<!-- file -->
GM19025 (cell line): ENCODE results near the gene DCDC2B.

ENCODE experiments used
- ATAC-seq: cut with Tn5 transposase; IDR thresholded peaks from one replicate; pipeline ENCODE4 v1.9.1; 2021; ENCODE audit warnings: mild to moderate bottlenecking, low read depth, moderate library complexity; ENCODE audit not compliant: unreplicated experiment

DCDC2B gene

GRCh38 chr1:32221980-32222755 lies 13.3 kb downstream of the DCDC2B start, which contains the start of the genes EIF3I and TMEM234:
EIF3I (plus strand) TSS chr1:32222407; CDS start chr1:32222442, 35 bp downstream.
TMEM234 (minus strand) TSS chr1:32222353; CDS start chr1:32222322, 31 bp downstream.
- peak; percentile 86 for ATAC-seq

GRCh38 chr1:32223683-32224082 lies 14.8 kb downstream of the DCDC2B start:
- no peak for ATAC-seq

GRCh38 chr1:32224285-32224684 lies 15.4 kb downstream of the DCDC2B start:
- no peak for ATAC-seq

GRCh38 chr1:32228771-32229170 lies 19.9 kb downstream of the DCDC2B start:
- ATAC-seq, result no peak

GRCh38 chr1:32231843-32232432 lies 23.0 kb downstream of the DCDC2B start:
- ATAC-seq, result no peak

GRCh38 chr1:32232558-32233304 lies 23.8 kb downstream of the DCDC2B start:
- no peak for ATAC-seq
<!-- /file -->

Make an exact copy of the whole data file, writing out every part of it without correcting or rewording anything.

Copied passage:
GM19025 (cell line): ENCODE results near the gene DCDC2B.

ENCODE experiments used
- ATAC-seq: cut with Tn5 transposase; IDR thresholded peaks from one replicate; pipeline ENCODE4 v1.9.1; 2021; ENCODE audit warnings: mild to moderate bottlenecking, low read depth, moderate library complexity; ENCODE audit not compliant: unreplicated experiment

DCDC2B gene

GRCh38 chr1:32221980-32222755 lies 13.3 kb downstream of the DCDC2B start, which contains the start of the genes EIF3I and TMEM234:
EIF3I (plus strand) TSS chr1:32222407; CDS start chr1:32222442, 35 bp downstream.
TMEM234 (minus strand) TSS chr1:32222353; CDS start chr1:32222322, 31 bp downstream.
- peak; percentile 86 for ATAC-seq

GRCh38 chr1:32223683-32224082 lies 14.8 kb downstream of the DCDC2B start:
- no peak for ATAC-seq

GRCh38 chr1:32224285-32224684 lies 15.4 kb downstream of the DCDC2B start:
- no peak for ATAC-seq

GRCh38 chr1:32228771-32229170 lies 19.9 kb downstream of the DCDC2B start:
- ATAC-seq, result no peak

GRCh38 chr1:32231843-32232432 lies 23.0 kb downstream of the DCDC2B start:
- ATAC-seq, result no peak

GRCh38 chr1:32232558-32233304 lies 23.8 kb downstream of the DCDC2B start:
- no peak for ATAC-seq